Sunday, December 21, 2008

Seeing the World

How do you see the world? Some people see it through the mountains they’ve climbed. Or the amazing reefs they’ve dived. Some people see the world through the people in small villages that they meet. Others see it through the shops they’ve shopped in, while others see it through the wonders of the world that they’ve seen or even the baseball parks they've been to.

Me? I see the world through the food I’ve eaten, and the food that a certain country or region has to offer. I see the world through fresh produce, and regional delicacies. I see the world through the wines of a region, through the locally distilled spirits or locally brewed beers that's produced in an area and that the locals drink. I see the world through Farmer’s Markets, fish markets and grocery stores. Through late night dinners, brunches, afternoon cocktails, snacks, and amazing pastries. I see the world through the people that make the food I eat, as well as through the locals sitting next to me eating.

I enjoy seeing the typical tourist sights, but what I do is pick and choose my sights. Just a few in each new city, and then the rest of the time is spent exploring neighborhoods, meeting new people, and finding the local favorite restaurant (after all, a 'famous' restaurant is a sight to me!)

Have I been up the Eiffel Tower? Nope. I don’t want to spend all of my time doing the toursity attractions, so I pick and choose them. For example, in Paris, I walked by the Eiffel Tower (just didn’t go up, it was also rainy the day I was there), and then instead, I went up the Arch de Triomphe. And Paris, to me, will really be about my first steak au poivre, and the sunny Sunday I spent in the Marais looking into the shops and sitting at the side walk cafes.

In Amsterdam, I chose to go to the Anne Frank House, but that was really the only sight I saw. Instead, I think about the meal we had at the original Supper Club (and the hard time we had finding it!)

Hong Kong you ask? Yea, I've been up to the Peak. But I'm scared of heighs you see. And so to me? That was more of a scary, touristy experience than anything. What do I remember instead? Oh the street food! The most memorable being the crab dinner (complete with two large beers) I shared with my dad one night (after we had just finished eating our first dinner mind you!)

In New York? Ask me how many times I’ve seen the Empire State Building? Or the Statue of Liberty? None. Well, I chose Central Park instead. And SoHo (including a stop in the famous Dean & Deluca store). And Fifth Avenue (and of course, the Tiffany's store!) But really? The memories of New York for me include the wine I drank while waiting for a table at Momofuku Saam (and of course my meal there...the yummy pork buns and brussel sprouts!) And then there was drinking ‘til the wee hours at PDT (and eating my very first David Chang dog!)

The reason I’m thinking about this? One of people I love most in this world is a vegetarian. She eats to sustain herself, and as long as it's not horrible tasting, she's content. Breakfast is light. And lunch? Maybe a fruit salad. When it comes to dinner, simple. And of course, no meat. Pretty much the exact opposite of me. Especially when I’m on vacation.

Now don't get me wrong. When I'm at home, breakfast is yogurt, maybe one of my whole wheat waffles (yum). Lunch is typically leftovers or a salad. Dinner is either at a local yummy favorite restaurant with friends (how many times have I been to Beretta or Nopa you ask? Too many to count.), or something something simple I make at home. Usually with meat.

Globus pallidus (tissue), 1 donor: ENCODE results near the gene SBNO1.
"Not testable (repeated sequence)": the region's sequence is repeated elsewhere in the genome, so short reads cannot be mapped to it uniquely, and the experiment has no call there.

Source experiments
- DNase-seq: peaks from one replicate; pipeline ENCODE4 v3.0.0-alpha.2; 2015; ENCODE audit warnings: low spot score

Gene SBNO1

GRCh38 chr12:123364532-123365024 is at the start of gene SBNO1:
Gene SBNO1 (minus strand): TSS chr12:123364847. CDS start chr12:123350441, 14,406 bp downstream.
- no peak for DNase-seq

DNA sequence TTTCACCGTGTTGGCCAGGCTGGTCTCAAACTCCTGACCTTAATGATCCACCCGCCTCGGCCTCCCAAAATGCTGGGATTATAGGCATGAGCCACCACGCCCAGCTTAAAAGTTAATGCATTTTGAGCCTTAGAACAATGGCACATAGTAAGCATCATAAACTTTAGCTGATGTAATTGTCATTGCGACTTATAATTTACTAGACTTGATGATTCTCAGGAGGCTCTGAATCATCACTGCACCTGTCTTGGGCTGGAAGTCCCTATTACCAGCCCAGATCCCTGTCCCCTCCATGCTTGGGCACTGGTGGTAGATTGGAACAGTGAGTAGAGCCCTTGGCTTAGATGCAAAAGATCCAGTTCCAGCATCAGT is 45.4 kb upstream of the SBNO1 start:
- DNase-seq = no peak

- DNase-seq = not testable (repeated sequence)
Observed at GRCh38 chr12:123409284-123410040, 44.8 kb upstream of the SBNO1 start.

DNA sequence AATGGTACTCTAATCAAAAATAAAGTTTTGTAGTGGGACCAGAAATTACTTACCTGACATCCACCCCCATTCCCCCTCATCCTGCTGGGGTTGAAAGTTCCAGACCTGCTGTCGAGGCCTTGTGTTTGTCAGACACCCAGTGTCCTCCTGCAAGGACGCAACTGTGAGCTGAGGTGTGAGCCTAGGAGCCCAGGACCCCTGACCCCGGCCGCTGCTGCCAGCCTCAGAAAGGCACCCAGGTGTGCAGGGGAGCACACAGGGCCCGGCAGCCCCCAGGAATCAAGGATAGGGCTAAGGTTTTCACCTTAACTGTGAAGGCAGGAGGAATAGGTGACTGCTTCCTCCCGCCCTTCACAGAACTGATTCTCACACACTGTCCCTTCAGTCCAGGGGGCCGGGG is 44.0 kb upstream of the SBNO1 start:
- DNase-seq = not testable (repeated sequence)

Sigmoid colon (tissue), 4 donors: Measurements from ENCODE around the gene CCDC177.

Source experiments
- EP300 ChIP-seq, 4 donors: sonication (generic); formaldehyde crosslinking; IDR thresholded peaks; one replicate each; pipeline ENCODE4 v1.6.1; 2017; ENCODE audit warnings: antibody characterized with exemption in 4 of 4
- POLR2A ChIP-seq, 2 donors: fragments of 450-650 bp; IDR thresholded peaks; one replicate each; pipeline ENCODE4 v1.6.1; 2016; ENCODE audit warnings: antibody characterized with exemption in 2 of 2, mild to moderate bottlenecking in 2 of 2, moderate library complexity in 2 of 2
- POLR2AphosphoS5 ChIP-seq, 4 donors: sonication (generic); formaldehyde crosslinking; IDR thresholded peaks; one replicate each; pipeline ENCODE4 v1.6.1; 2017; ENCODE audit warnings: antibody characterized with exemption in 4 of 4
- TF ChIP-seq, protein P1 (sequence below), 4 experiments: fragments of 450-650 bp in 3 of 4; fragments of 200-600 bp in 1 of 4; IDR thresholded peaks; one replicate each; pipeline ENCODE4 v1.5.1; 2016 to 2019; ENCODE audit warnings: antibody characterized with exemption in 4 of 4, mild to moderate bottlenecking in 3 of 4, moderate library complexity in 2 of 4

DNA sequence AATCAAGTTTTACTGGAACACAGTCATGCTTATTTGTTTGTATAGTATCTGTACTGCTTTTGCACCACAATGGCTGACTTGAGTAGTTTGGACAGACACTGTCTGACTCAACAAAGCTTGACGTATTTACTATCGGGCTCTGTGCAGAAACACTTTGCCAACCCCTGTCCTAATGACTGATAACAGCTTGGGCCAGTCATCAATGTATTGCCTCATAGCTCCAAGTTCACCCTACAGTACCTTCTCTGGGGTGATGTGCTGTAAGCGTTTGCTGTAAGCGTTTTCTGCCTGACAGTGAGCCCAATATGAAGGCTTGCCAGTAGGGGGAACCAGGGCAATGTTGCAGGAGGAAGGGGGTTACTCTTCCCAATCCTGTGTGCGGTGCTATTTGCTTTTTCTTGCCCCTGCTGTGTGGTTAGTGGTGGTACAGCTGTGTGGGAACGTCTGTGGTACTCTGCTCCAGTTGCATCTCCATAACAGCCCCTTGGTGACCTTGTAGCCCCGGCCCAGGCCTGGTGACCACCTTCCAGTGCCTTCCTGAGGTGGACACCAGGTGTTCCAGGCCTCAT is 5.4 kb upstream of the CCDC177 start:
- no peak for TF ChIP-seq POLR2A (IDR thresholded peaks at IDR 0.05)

But on vacation, it's a different story. I’ve spent weeks leading up to it doing research. I’ve researched all of the restaurants I want to eat at, neighborhoods with the best cafes, local favorite ‘celebrity’ chefs, etc. I become engrossed in the eating culture of that city. I plan out breakfast, lunch, and dinner. And I’m sorry, but there will be days when you have to sneak in a few meals in-between (the tough life of a food obsessed person).

For me, seeing a city is seeing it through it’s food and even more importantly, it’s food culture. If there’s a farmer’s market, I’ll be there. If there’s a fish market that’s well known, I’ll want to be there. A late night chef hang out? You bet. Wouldn't miss it. Street food? I'm not scared. Bring it on.

So what happens when you put these two people together and they decide to travel together for 12 days? Compromise. I refrained from planning every single meal (and in-between meal), and my friend probably had to hear more analysis about restaurants than she cared to. (But I guess unless you're by yourself, there's always some compromise that has to be made, right?)

And there was some of me eating alone.

I love my friend. She is really and truly one of my favorite people in the world. A good mate, and a friend that I will always cherish and have fun with forever. A friend that's supported me through a lot, and I'm sure will continue to through the years. We had a fantastic time traveling together—a once in a lifetime trip that I’m never going to forget.

But did I get to see Australia through food? Not as much as I would have liked. Who wants to go back with me? Because the fun in eating, for me, is eating with someone who is equally obsessed. I'm ready to return to Melbourne and really explore those alley way restaurants. And what about the amazing Chinese, Thai, Malaysian and Vietnamese influenced food?

And in Sydney, who will splurge for Tetsyua’s? And try kangaroo pizza? And the supposedly famous Hugo’s pizza? Or what about fantastically mixed drinks at Otto, Victorian Room, Lotus and Bar Reggio? Or Chinese food at Golden Century and late late night at BBQ King?

Cause I’m ready to go back. And And this time, I'm ready to really eat.

Aussie Food!

Some of the food I ate while in Australia

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